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Bowl barrow 280m east of Yatton Marsh Farm

List Entry Summary

This monument is scheduled under the Ancient Monuments and Archaeological Areas Act 1979 as amended as it appears to the Secretary of State to be of national importance. This entry is a copy, the original is held by the Department for Digital, Culture, Media and Sport.

Name: Bowl barrow 280m east of Yatton Marsh Farm

List entry Number: 1013646


The monument may lie within the boundary of more than one authority.


District: County of Herefordshire

District Type: Unitary Authority

Parish: Aymestrey

National Park: Not applicable to this List entry.

Grade: Not applicable to this List entry.

Date first scheduled: 11-Jan-1996

Date of most recent amendment: Not applicable to this List entry.

Legacy System Information

The contents of this record have been generated from a legacy data system.

Legacy System: RSM

UID: 27486

Asset Groupings

This list entry does not comprise part of an Asset Grouping. Asset Groupings are not part of the official record but are added later for information.

List entry Description

Summary of Monument

Legacy Record - This information may be included in the List Entry Details.

Reasons for Designation

Bowl barrows, the most numerous form of round barrow, are funerary monuments dating from the Late Neolithic period to the Late Bronze Age, with most examples belonging to the period 2400-1500 BC. They were constructed as earthen or rubble mounds, sometimes ditched, which covered single or multiple burials. They occur either in isolation or grouped as cemeteries and often acted as a focus for burials in later periods. Often superficially similar, although differing widely in size, they exhibit regional variations in form and a diversity of burial practices. There are over 10,000 surviving bowl barrows recorded nationally (many more have already been destroyed), occurring across most of lowland Britain. Often occupying prominent locations, they are a major historic element in the modern landscape and their considerable variation of form and longevity as a monument type provide important information on the diversity of beliefs and social organisations amongst early prehistoric communities. They are particularly representative of their period and a substantial proportion of surviving examples are considered worthy of protection.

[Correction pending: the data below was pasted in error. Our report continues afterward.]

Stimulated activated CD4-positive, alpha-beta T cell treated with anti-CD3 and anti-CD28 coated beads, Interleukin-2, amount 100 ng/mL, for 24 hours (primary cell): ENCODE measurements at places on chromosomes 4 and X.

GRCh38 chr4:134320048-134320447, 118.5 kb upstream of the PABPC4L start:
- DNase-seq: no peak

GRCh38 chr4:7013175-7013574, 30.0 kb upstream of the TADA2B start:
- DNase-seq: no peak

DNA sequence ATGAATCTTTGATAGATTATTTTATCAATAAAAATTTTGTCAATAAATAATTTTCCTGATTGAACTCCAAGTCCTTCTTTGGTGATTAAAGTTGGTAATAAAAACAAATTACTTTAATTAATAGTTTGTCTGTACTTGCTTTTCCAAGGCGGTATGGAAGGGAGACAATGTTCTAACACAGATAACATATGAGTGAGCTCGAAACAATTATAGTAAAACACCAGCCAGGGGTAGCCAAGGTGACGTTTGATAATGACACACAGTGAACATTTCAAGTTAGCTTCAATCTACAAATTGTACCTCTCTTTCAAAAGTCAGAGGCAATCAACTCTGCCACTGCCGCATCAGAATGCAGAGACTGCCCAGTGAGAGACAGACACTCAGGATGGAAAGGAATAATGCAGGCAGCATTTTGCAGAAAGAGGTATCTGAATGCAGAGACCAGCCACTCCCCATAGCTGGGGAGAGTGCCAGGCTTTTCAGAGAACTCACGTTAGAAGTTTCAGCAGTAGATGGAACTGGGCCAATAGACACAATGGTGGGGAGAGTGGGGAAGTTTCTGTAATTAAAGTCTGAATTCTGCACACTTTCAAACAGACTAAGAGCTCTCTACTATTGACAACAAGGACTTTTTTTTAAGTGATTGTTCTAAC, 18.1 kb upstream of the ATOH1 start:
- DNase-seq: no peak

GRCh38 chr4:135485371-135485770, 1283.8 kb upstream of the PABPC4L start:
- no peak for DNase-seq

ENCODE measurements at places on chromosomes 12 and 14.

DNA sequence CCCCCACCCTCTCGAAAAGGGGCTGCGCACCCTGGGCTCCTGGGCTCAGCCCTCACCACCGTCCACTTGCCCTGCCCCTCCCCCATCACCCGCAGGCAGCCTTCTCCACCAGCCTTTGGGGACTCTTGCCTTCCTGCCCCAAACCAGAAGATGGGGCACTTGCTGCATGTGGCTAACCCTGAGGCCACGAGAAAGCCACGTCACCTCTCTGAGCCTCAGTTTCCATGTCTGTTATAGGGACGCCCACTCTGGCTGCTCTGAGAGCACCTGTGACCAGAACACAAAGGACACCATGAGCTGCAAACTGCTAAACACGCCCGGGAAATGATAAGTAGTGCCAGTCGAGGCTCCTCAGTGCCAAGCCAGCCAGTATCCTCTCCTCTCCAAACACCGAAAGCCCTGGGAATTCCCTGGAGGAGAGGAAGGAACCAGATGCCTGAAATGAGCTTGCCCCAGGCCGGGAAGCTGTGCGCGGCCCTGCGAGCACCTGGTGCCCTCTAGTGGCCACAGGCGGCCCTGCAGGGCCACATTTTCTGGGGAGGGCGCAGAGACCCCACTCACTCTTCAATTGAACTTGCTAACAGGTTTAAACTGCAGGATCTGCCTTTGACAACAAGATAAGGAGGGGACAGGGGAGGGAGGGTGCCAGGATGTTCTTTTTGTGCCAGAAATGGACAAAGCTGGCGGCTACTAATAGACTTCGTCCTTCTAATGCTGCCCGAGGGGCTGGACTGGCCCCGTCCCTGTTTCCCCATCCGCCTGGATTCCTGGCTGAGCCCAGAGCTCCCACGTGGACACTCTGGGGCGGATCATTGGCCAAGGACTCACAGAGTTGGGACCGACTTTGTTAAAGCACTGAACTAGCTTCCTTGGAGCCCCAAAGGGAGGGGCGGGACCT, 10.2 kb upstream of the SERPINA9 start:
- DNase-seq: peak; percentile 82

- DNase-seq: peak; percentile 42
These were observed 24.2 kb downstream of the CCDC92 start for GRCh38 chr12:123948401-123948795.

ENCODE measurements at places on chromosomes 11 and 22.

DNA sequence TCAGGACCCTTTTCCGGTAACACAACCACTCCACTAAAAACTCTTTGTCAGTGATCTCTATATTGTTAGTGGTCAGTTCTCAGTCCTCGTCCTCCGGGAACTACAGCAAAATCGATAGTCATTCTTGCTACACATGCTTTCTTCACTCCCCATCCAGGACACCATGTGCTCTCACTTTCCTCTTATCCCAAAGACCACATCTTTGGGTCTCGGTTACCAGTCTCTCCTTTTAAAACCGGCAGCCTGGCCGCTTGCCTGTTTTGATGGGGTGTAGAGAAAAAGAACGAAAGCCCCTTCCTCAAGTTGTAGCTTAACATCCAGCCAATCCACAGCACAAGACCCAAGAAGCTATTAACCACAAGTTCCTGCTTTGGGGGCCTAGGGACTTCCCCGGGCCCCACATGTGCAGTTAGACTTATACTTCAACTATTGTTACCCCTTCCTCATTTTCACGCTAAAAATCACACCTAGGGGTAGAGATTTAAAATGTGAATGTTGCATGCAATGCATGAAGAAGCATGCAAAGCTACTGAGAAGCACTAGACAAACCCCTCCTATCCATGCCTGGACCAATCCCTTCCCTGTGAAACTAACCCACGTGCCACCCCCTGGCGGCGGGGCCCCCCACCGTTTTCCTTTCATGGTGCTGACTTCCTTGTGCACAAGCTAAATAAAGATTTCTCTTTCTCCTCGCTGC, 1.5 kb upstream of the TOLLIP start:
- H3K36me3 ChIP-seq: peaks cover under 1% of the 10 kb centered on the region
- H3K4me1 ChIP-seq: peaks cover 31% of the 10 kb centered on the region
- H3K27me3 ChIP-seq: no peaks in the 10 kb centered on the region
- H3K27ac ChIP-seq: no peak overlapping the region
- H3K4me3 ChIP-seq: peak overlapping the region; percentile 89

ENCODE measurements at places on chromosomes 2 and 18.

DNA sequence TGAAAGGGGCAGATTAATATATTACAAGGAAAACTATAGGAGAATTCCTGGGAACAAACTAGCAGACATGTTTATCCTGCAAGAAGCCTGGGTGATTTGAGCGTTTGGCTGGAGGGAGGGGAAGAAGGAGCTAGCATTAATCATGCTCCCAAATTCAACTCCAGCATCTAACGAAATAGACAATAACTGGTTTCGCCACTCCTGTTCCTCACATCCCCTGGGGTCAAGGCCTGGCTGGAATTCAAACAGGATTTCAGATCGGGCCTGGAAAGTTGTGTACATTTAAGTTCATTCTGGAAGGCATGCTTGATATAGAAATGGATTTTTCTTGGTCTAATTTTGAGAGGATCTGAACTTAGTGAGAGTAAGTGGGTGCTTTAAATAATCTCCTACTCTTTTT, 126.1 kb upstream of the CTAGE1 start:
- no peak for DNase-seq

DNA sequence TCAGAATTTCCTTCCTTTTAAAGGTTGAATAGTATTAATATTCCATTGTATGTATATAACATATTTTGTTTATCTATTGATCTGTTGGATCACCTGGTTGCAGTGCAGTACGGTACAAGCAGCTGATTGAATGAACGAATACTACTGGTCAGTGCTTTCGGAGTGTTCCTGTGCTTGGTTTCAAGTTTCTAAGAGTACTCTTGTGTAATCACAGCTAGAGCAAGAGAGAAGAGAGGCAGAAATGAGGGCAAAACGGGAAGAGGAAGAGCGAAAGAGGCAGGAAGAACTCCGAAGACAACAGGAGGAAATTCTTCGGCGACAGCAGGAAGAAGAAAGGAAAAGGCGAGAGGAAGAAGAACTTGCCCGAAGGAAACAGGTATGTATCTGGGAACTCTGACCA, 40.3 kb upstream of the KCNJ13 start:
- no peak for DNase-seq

The bowl barrow 280m north east of Yatton Marsh Farm is a well preserved example of this class of monument. The mound will retain details of its method of construction, and evidence of the burial or burials within it. The accumulated deposits in the surrounding ditch will contain environmental evidence of activity at and around the barrow. These fills will also preserve evidence of the prehistoric landscape in which the barrow was constructed, as will the buried ground surface beneath the mound itself. Today the barrow is easily visible to members of the public passing along the adjacent footpath to the common, and is an important element in the wider landscape.


Legacy Record - This information may be included in the List Entry Details.


The monument includes the earthwork and buried remains of a bowl barrow, situated on a north facing slope at the western foot of Croft Ambrey hillfort. The barrow is immediately north of a footpath leading from Leinthall Common to Yatton, and is surrounded by mature trees. Prior to afforestation it would have been a clearly visible landmark on the valley side, commanding a view north up the valley to the River Teme. The remains include an earthen mound, roughly oval at the base and measuring 9m diameter north to south and 6m diameter east to west. The mound is 0.85m high. A 2m wide ditch was visible around the barrow in 1975, from which material for the construction of the mound will have been quarried. However, this feature is no longer visible on the surface. A shallow scoop touches the mound on its west side and another cuts into it slightly on the east. The unsurfaced public footpath abuts the southern (upslope) edge of the barrow mound. The footpath has a wooden post fence on either side; this fence is excluded from the scheduling but the ground beneath it is included.

MAP EXTRACT The site of the monument is shown on the attached map extract. It includes a 2 metre boundary around the archaeological features, considered to be essential for the monument's support and preservation.

Selected Sources

Pye, W, Herefordshire Archaeological News, (1975)

National Grid Reference: SO 43701 66930


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This copy shows the entry on 24-Sep-2018 at 08:18:07.

End of official listing